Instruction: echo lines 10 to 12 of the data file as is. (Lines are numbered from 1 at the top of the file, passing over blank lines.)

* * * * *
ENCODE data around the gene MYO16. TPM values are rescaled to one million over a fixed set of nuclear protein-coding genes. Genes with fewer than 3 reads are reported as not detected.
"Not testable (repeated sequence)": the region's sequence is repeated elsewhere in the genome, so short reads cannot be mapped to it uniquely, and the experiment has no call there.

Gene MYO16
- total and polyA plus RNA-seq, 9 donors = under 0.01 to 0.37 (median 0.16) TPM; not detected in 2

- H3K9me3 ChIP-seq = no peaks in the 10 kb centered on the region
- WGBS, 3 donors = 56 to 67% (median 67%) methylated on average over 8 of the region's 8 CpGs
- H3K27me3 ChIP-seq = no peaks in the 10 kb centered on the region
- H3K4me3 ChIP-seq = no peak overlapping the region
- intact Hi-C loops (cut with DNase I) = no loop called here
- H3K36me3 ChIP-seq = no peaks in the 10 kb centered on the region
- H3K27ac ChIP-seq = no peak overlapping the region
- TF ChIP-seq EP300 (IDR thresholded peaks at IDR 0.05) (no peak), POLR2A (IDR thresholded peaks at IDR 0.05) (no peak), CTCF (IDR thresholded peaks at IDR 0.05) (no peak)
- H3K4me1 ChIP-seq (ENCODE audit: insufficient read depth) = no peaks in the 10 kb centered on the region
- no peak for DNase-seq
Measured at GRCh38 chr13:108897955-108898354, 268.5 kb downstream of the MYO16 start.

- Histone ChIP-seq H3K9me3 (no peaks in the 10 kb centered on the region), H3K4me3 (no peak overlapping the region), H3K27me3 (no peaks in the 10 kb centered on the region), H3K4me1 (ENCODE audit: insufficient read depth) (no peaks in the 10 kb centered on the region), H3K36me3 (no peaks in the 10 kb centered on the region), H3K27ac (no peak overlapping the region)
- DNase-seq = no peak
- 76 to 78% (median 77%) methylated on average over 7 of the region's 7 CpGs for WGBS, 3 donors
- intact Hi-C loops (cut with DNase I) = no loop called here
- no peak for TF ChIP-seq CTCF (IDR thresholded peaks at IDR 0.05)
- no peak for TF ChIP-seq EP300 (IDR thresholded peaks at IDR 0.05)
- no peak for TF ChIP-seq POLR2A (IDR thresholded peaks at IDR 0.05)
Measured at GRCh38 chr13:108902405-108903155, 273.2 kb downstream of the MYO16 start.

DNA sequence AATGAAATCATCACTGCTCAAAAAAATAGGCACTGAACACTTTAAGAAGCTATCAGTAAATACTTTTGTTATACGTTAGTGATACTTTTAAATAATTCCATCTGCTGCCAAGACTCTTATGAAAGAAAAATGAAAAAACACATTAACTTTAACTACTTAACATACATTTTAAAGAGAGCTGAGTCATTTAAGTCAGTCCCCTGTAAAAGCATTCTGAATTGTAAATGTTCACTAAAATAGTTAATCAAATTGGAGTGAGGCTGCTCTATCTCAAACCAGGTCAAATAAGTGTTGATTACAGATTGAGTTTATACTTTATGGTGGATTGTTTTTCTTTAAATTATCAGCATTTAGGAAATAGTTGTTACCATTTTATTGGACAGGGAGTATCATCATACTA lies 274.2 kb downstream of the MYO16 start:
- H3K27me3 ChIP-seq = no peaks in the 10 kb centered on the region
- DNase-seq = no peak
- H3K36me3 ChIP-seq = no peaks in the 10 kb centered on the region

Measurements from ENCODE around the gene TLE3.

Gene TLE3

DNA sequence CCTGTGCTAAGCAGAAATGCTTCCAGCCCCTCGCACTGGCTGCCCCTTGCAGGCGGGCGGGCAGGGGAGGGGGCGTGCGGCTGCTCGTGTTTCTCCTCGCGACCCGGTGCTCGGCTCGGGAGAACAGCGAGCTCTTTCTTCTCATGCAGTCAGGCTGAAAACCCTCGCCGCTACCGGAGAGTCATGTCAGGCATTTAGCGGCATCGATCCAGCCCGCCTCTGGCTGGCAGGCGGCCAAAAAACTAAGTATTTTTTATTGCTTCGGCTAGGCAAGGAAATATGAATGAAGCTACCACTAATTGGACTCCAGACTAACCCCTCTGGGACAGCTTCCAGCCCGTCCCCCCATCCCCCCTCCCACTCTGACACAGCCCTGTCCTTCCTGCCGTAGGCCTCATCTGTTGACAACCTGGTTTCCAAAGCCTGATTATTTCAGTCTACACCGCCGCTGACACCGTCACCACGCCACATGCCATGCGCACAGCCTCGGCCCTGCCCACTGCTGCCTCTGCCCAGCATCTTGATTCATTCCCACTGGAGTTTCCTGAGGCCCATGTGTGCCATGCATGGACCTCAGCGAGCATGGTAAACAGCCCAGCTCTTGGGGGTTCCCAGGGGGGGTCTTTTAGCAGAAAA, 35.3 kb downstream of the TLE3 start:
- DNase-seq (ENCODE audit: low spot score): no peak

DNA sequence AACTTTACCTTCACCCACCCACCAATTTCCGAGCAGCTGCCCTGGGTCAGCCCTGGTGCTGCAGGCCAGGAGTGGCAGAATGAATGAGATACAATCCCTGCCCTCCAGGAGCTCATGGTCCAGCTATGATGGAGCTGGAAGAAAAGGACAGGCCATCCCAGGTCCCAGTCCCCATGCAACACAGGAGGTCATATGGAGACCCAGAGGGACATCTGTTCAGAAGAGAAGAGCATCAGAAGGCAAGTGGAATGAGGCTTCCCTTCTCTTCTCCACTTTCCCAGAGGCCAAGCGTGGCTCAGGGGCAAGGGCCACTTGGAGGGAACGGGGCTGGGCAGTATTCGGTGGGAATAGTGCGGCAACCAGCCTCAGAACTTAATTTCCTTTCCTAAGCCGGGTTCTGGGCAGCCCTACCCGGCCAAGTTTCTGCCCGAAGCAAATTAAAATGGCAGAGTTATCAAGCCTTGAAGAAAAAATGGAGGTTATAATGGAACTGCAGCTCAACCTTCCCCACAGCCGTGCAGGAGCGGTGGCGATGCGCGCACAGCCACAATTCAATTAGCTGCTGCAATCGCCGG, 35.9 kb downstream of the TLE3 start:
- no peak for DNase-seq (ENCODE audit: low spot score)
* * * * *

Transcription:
- H3K36me3 ChIP-seq = no peaks in the 10 kb centered on the region
- H3K27ac ChIP-seq = no peak overlapping the region
- TF ChIP-seq EP300 (IDR thresholded peaks at IDR 0.05) (no peak), POLR2A (IDR thresholded peaks at IDR 0.05) (no peak), CTCF (IDR thresholded peaks at IDR 0.05) (no peak)